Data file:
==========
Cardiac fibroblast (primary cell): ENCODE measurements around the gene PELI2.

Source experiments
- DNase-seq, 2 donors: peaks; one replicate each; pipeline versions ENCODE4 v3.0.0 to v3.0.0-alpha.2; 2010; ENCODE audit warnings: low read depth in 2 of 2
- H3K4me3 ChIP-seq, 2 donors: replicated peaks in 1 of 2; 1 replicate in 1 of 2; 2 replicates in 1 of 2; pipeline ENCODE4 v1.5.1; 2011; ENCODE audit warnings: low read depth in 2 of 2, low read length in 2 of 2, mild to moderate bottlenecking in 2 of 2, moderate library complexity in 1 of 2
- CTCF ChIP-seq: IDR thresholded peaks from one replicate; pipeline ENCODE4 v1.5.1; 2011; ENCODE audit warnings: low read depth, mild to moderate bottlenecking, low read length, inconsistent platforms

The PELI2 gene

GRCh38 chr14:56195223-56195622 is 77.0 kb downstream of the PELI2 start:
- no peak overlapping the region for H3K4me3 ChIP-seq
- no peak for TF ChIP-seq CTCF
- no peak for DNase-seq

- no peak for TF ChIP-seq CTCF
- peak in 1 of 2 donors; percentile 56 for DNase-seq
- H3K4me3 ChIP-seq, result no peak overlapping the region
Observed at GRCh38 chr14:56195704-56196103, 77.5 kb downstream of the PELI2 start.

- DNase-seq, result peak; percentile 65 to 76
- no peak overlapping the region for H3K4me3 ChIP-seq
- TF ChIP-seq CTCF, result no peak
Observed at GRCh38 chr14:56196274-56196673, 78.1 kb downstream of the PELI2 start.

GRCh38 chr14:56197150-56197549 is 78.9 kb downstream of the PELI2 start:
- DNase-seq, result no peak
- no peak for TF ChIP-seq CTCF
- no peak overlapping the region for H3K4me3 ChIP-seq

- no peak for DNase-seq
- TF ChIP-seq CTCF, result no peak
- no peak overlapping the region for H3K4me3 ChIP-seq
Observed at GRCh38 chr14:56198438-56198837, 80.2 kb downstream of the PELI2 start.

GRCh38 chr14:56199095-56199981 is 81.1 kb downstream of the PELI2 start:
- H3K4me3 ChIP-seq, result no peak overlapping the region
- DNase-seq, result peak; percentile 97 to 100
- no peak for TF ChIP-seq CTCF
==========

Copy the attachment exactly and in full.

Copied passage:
Cardiac fibroblast (primary cell): ENCODE measurements around the gene PELI2.

Source experiments
- DNase-seq, 2 donors: peaks; one replicate each; pipeline versions ENCODE4 v3.0.0 to v3.0.0-alpha.2; 2010; ENCODE audit warnings: low read depth in 2 of 2
- H3K4me3 ChIP-seq, 2 donors: replicated peaks in 1 of 2; 1 replicate in 1 of 2; 2 replicates in 1 of 2; pipeline ENCODE4 v1.5.1; 2011; ENCODE audit warnings: low read depth in 2 of 2, low read length in 2 of 2, mild to moderate bottlenecking in 2 of 2, moderate library complexity in 1 of 2
- CTCF ChIP-seq: IDR thresholded peaks from one replicate; pipeline ENCODE4 v1.5.1; 2011; ENCODE audit warnings: low read depth, mild to moderate bottlenecking, low read length, inconsistent platforms

The PELI2 gene

GRCh38 chr14:56195223-56195622 is 77.0 kb downstream of the PELI2 start:
- no peak overlapping the region for H3K4me3 ChIP-seq
- no peak for TF ChIP-seq CTCF
- no peak for DNase-seq

- no peak for TF ChIP-seq CTCF
- peak in 1 of 2 donors; percentile 56 for DNase-seq
- H3K4me3 ChIP-seq, result no peak overlapping the region
Observed at GRCh38 chr14:56195704-56196103, 77.5 kb downstream of the PELI2 start.

- DNase-seq, result peak; percentile 65 to 76
- no peak overlapping the region for H3K4me3 ChIP-seq
- TF ChIP-seq CTCF, result no peak
Observed at GRCh38 chr14:56196274-56196673, 78.1 kb downstream of the PELI2 start.

GRCh38 chr14:56197150-56197549 is 78.9 kb downstream of the PELI2 start:
- DNase-seq, result no peak
- no peak for TF ChIP-seq CTCF
- no peak overlapping the region for H3K4me3 ChIP-seq

- no peak for DNase-seq
- TF ChIP-seq CTCF, result no peak
- no peak overlapping the region for H3K4me3 ChIP-seq
Observed at GRCh38 chr14:56198438-56198837, 80.2 kb downstream of the PELI2 start.

GRCh38 chr14:56199095-56199981 is 81.1 kb downstream of the PELI2 start:
- H3K4me3 ChIP-seq, result no peak overlapping the region
- DNase-seq, result peak; percentile 97 to 100
- no peak for TF ChIP-seq CTCF